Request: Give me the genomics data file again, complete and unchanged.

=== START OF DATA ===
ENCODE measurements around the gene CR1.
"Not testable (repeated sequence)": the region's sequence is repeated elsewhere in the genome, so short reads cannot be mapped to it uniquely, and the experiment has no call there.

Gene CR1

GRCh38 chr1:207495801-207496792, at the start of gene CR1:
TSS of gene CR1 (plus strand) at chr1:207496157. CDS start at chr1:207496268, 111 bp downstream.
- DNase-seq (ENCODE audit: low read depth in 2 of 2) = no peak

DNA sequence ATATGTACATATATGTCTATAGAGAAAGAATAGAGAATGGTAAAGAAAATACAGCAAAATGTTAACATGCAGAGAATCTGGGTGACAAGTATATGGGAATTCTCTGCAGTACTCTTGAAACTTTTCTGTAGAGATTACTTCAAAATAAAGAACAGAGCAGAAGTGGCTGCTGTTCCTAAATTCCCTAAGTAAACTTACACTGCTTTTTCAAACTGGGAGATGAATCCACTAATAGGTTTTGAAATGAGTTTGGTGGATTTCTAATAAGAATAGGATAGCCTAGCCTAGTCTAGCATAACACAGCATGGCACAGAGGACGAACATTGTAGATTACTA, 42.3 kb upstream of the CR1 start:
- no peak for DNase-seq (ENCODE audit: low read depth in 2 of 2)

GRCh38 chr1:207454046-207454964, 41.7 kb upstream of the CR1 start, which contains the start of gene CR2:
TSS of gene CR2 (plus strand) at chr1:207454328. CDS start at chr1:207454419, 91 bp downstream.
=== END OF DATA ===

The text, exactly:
ENCODE measurements around the gene CR1.
"Not testable (repeated sequence)": the region's sequence is repeated elsewhere in the genome, so short reads cannot be mapped to it uniquely, and the experiment has no call there.

Gene CR1

GRCh38 chr1:207495801-207496792, at the start of gene CR1:
TSS of gene CR1 (plus strand) at chr1:207496157. CDS start at chr1:207496268, 111 bp downstream.
- DNase-seq (ENCODE audit: low read depth in 2 of 2) = no peak

DNA sequence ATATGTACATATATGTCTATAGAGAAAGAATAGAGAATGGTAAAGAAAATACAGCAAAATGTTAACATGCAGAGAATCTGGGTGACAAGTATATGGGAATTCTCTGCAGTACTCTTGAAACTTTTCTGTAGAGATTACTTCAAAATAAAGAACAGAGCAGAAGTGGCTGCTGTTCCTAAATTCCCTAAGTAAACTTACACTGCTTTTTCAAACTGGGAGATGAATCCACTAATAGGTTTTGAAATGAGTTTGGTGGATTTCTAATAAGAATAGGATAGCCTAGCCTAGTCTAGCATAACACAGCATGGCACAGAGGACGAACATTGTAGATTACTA, 42.3 kb upstream of the CR1 start:
- no peak for DNase-seq (ENCODE audit: low read depth in 2 of 2)

GRCh38 chr1:207454046-207454964, 41.7 kb upstream of the CR1 start, which contains the start of gene CR2:
TSS of gene CR2 (plus strand) at chr1:207454328. CDS start at chr1:207454419, 91 bp downstream.